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Tilly




Location: Forest Park
United States

#11 | Posted: 05/08/2018 04:02 | Post subject: Reply with quote
Ben4 wrote:
Hello everyone! Today I'm going to do some backtracking and talk about the Pixies' 1987 debut EP Come on Pilgrim.


Come On Pilgrim by Pixies

To be honest I don't have a whole lot to say about this EP other than that it's really good. There really isn't a bad song, and if you are a fan of the band, you will like it, obviously. If you are a fan of Surfer Rosa, I would especially recommend this, since it sounds the most like that album.

As I said, the songs are all good, so picking standout tracks is difficult. If I had to say a few that are the best, I'd go with Caribou, Holiday Song, and Nimrod's Son. There is also an earlier version of Vamos, although I prefer the version on Surfer Rosa. The last track Levitate Me reminds me of Nirvana's All Apologies, with the lyric "if all in all is true." I wonder how direct of an influence this song was for the Nirvana song, since Cobain had cited the Pixies as one of his influences.

I'm not going to add this one to the list, just because I don't like comparing EPs to full albums, and because I don't feel like it. I am working on Indie Cindy, and once I've listened to it a couple more times I'll do my write up on it. Until then I hope this tides you over! (As if people are actually anticipating these haha)


Definitely an essential EP in my book. Any fan of the Pixies absolutely, positively NEEDS it. Some of their best stuff.
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Ben4



Gender: Male
Age: 22
United States

#12 | Posted: 05/18/2018 01:20 | Post subject: Reply with quote
Ok well I've decided to finally do the next albums, and I'm going to do them both in one post. First is 2014's Indie Cindy.


Indie Cindy by Pixies

Well I should start by saying this album isn't terrible. It isn't even bad. However that is probably the best thing I can say about it. I didn't find anything on this album memorable. While it does still sound like the same band to a certain extent, they are clearly older, and the difference in lineup is all to clear at some points. For example on the song Bag Boy, Kim Deal's absence is felt when they have whoever their new bassist is do background vocals that sound suspiciously like her. It's like they hired an impersonator. This album I actually listened to a few times, probably four or five, so far less than I listened to their previous ones.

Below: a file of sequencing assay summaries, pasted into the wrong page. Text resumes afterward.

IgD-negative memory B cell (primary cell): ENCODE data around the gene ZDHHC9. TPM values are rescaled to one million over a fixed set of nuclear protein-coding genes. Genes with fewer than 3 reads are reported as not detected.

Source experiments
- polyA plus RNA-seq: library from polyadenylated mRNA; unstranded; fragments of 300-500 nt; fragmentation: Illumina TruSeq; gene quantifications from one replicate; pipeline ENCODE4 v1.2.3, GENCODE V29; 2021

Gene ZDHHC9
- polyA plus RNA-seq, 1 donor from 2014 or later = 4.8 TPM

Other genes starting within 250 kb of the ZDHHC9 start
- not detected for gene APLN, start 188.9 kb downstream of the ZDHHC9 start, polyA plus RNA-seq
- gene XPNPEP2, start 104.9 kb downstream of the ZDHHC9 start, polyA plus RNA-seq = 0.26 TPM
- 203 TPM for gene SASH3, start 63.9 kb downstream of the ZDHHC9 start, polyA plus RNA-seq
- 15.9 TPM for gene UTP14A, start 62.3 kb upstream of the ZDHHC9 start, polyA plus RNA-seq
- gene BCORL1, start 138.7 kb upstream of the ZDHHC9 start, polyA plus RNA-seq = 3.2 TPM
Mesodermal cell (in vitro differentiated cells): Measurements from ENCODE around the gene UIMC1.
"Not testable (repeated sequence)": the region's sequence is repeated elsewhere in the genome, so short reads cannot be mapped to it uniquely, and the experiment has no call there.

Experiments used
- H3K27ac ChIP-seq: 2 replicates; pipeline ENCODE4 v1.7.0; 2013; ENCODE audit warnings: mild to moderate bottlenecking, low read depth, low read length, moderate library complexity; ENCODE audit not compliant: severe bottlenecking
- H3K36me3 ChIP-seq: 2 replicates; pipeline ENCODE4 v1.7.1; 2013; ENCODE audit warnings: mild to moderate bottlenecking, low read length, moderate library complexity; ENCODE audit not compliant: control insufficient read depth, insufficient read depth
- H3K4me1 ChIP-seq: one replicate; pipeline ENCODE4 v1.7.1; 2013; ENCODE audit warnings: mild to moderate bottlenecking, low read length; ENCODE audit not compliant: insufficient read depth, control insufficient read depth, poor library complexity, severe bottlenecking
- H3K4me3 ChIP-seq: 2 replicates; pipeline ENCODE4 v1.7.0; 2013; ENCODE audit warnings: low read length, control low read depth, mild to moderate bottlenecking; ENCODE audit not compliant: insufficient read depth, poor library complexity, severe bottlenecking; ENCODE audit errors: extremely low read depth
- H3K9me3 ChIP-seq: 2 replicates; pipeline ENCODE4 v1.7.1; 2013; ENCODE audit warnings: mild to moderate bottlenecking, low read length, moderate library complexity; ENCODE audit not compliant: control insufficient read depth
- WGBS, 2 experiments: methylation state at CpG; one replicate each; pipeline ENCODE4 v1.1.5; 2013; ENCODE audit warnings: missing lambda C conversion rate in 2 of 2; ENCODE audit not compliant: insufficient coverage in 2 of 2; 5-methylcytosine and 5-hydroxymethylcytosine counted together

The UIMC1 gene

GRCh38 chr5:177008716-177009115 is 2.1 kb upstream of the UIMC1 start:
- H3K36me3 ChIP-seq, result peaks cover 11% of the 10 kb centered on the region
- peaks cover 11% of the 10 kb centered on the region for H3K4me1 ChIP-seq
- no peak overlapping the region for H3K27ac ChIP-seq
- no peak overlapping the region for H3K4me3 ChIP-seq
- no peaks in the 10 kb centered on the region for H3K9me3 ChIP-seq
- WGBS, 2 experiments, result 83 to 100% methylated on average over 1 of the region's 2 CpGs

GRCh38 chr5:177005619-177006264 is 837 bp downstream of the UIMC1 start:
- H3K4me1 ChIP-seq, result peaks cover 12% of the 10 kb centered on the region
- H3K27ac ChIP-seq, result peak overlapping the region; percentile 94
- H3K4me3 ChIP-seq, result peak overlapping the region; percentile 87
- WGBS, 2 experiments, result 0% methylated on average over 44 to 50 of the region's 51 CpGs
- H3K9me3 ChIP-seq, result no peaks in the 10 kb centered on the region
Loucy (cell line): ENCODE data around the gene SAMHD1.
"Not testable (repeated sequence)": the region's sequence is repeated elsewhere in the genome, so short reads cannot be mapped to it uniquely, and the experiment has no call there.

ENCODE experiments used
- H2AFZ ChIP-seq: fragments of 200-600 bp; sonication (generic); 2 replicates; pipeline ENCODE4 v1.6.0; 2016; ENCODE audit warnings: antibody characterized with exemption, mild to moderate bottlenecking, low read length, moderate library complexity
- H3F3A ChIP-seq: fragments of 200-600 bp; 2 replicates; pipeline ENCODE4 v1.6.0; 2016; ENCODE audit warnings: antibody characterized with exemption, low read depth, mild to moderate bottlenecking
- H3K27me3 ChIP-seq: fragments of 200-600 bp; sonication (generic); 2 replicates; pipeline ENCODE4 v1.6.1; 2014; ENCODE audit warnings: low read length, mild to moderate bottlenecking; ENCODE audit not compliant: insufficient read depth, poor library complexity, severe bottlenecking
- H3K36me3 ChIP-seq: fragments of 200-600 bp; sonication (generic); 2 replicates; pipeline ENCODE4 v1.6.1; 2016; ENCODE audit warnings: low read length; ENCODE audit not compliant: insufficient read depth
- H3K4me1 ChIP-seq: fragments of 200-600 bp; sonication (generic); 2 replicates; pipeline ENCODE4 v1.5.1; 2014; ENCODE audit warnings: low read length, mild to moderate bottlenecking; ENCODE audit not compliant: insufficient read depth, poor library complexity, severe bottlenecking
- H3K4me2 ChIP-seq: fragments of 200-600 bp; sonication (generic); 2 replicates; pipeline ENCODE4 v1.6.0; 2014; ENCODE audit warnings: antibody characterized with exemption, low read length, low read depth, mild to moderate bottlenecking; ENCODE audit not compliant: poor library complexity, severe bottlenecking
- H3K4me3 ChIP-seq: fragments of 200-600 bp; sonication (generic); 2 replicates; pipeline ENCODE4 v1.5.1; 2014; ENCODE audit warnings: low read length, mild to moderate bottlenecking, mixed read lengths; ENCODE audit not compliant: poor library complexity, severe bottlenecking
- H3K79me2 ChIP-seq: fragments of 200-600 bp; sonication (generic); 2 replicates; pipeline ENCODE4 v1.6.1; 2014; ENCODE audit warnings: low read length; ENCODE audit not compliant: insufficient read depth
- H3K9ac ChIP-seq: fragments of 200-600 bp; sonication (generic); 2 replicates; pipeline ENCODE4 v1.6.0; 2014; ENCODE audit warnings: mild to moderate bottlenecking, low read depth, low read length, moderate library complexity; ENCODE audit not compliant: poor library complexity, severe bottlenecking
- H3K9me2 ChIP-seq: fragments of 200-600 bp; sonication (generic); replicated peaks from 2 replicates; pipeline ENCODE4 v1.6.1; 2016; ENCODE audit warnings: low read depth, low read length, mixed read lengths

Next is 2016's Head Carrier


Head Carrier by Pixies

To be honest, my thoughts on this album are very similar to my thoughts on the last one. It's not that it's bad, it's just that there is so much more other music I'd rather spend my time listening to (including the earlier Pixies albums). Because of this I am only going to listen to this one once. Compared to Indie Cindy, I think this one is the weaker of the two. The songs seem just a little bit less memorable, and Black Francis voice is a little more noticeably different than it used to be (maybe I'm imagining that last part). One big thing is they gave the Kim Deal impersonator a larger role in this one, including letting her sing an entire song, which I found to be a big turnoff. One thing about this one that is better than Indie Cindy is that it is 15 minutes shorter.

And now for my FINAL and DEFINITIVE RANKING of all the Pixies albums:
1. Doolittle (1989)
2. Surfer Rosa (1988)
3. Trompe Le Monde (1991)
4. Bossanova (1990)
5. Indie Cindy (2014)
6. Head Carrier (2016)

So some final thoughts on the band, they are pretty great. One of the best alternative acts of the 80's. They may take a while to get into due to weird song structure and just overall weirdness, but it is rewarding once you do. Doolittle is essential and one of my favorite albums. I would say that the four albums they released with the original lineup are all classics, and worth listening to, as well as Come On Pilgrim. As for the last two, I think you can skip those and still consider yourself a big fan of the band.

Well, there it is. My first artist done. Next time I will be looking at the debut album of another band. Possibly Led Zeppelin (but maybe not). Until then, thanks for reading!
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Ben4



Gender: Male
Age: 22
United States

#13 | Posted: 05/21/2018 04:28 | Post subject: Reply with quote
Well here it is, my next artist. As I said, I'm going to start looking at Led Zeppelin. Before I get into the album reviews, I'm going to give some general thoughts on the band. Led Zeppelin rocks hard. It's like an indisputable fact. The sky is blue, the Earth revolves the sun, and Led Zeppelin is the best rock band ever. When I first started getting into music, Led Zeppelin was one of the first bands I got into, so I don't listen to them that much anymore. It's almost like I don't need to listen to them, I know their albums so well. I have studied these albums, I know every note. These albums are like prerequisites to all other music. Along with some of The Beatles' albums, I think Led Zeppelin's work should be required listening for the human race. Well instead of general gushing about how great this band is, I am going to gush about how good their albums are, starting with 1969's self titled debut.


Led Zeppelin by Led Zeppelin

This was the second album of theirs that I got when I was 12 years old. If there is one word I would use to describe this album it is youthful. It is an album of young raw talent, and when I was younger I loved it. I still love it, but I think as I have gotten older there are albums that I would rank higher now.